Wednesday, June 17, 2020

The Heart of STAR 1997 - Nicola Witcombe

In celebration of STAR’s 25th birthday, we took the time to reconnect and share the stories of the people who made it possible for STAR to be where it is today. These are The Hearts of STAR, these are the change-makers, who through the decades strived to positively impact the lives of refugees and create a welcoming society in the UK and we are proud to share their stories with you on this Refugee Week 2020.

Nicola Witcombe

1997 – 1998 at Edinburgh STAR, 1999 started Newcastle STAR, 1998 – 2006 STAR management committee
Current job: Editor of a research dissemination website

How and why did you get involved in STAR?

Picked up a leaflet at the activities fair, I think. It is difficult to remember whether I was attracted to STAR because I was politically motivated, or they seemed like a nice bunch of people, so I became politically motivated.
What kept me involved through the years was not only the outrage in seeing the gradual erosion of legal provision, the introduction of dispersal, and the diminishing of refugee rights generally, but the people I met and worked with along the way – too many interesting people to mention here!

What impact did you see STAR have on your community:

a. At university
I don’t know what it is like today, but there was really only Amnesty and Third World First that addressed human rights issues in different ways back then. STAR added an important opportunity for action with respect to rights issues on our doorstep and enabled us to join with local asylum seekers and refugees to work in their interests, as well as with local agencies.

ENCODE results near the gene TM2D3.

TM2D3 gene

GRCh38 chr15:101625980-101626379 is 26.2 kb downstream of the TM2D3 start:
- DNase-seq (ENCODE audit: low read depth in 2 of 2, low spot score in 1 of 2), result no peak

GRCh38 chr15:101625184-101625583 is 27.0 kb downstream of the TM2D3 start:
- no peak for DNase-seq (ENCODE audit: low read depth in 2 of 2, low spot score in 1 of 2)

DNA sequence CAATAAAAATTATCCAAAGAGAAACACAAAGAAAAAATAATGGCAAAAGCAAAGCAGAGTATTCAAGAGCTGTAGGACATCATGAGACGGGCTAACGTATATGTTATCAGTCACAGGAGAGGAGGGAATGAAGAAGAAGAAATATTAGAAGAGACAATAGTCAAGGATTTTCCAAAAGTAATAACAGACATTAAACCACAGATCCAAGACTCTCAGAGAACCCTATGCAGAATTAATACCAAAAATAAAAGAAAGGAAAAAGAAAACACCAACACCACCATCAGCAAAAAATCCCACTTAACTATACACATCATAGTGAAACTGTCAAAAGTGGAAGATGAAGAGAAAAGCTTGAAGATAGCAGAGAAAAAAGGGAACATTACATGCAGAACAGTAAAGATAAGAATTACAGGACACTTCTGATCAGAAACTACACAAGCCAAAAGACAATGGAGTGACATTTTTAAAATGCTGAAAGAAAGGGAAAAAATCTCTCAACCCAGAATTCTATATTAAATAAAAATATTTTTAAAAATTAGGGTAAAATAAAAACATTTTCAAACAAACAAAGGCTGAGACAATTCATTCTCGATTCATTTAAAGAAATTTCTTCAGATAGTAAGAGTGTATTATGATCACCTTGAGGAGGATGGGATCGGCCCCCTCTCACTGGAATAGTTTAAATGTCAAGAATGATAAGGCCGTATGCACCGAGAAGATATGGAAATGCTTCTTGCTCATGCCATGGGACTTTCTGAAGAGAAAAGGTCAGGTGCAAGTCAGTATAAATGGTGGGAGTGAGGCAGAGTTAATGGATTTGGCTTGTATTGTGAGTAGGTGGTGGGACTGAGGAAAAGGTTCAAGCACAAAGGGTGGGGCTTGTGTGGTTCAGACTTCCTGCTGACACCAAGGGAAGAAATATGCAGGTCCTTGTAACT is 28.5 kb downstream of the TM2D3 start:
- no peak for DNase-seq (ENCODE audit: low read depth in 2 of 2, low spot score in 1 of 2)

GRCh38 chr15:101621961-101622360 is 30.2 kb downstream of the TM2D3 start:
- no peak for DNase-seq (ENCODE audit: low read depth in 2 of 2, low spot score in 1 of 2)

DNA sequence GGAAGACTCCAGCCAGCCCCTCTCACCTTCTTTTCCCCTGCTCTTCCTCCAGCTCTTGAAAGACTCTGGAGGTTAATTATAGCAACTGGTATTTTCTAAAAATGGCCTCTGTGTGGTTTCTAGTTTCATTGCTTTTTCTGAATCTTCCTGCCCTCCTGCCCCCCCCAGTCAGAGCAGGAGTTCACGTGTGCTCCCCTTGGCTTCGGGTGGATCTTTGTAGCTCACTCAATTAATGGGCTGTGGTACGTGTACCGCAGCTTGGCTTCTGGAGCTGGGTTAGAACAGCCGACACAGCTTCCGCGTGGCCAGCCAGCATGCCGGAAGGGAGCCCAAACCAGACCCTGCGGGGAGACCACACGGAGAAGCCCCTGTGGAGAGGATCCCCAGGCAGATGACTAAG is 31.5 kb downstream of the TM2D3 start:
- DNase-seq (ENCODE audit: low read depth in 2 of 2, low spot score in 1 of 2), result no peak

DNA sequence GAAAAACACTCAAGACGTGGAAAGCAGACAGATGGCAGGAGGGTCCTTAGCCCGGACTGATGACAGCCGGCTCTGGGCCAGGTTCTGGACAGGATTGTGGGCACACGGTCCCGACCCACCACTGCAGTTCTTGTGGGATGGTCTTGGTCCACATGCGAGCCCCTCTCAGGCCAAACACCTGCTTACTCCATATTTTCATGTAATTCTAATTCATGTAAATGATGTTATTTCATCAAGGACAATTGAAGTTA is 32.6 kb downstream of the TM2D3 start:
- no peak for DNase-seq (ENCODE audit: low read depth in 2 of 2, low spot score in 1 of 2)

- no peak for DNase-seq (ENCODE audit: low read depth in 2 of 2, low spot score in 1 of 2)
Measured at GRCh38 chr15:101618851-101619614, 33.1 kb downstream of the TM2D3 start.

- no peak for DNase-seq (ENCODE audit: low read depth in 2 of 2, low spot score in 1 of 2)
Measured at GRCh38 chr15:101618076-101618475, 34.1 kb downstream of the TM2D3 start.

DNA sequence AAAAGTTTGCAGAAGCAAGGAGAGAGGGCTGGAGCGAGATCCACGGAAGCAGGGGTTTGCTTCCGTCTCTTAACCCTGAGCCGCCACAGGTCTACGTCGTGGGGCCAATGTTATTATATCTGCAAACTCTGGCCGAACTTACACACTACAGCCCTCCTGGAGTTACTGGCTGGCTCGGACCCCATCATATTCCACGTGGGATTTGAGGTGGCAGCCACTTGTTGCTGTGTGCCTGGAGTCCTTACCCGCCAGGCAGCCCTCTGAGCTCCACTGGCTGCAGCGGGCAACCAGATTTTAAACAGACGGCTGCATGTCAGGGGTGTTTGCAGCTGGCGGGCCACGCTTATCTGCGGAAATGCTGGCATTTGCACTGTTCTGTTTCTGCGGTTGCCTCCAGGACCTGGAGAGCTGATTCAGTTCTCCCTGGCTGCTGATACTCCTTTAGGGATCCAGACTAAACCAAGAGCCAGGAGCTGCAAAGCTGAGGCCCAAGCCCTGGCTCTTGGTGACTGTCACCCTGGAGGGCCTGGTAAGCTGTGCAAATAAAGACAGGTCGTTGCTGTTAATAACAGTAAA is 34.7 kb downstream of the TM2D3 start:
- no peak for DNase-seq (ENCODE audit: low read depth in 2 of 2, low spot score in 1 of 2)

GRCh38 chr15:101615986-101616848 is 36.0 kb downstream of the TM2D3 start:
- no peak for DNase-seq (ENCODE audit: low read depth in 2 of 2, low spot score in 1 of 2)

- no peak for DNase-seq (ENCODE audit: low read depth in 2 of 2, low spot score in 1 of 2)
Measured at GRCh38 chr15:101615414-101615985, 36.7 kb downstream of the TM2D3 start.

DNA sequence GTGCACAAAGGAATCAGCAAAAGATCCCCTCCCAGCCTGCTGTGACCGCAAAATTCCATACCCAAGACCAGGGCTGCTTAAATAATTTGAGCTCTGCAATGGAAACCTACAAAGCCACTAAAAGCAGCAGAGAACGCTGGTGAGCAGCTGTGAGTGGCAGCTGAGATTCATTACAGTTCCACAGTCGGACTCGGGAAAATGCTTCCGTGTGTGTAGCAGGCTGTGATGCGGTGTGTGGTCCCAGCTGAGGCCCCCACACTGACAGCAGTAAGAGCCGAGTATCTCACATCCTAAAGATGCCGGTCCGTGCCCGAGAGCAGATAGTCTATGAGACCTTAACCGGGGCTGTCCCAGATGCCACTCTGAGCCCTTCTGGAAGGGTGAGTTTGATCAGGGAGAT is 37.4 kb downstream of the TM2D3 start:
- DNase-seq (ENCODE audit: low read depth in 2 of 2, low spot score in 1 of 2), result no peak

It provided the local mobilisation of young people from a range of different backgrounds in an organised and effective fashion to assist the work of local agencies, including for example the North East Refugee Service, the Scottish Refugee Council, and the Refugee Council.

What is your favourite thing about STAR?

It manages to balance having fun at the same time as ensuring the gravity of its activities is not overlooked.

What impact did STAR have on your life or on what you do now?

Lifelong friends. Campaigning for refugee rights led to me training as a lawyer and getting involved in other like-minded organisations like Scottish Somali Action and Refugees Welcome. Although I ended up specialising in employment law, the early interest in refugee issues still trickles down in my life: I was a volunteer advisor at the Danish Refugee Council in Copenhagen where I now live for several years and, when I did a part-time LLM a few years ago, my dissertation was about the right to work for asylum seekers in the UK compared with Denmark.

What message would you like to give the current STAR students?

Keep up the good work!

An inspirational quote from the heart of STAR

It is difficult to condense all my STAR experiences and feelings into one quote, but, if I had to, I would say that the STAR conferences were for many years the highlight of my year!
STAR acts like a voice for young people in the area of refugee rights.

Posted by STAR team on 17/06/2020 at 07:20 PM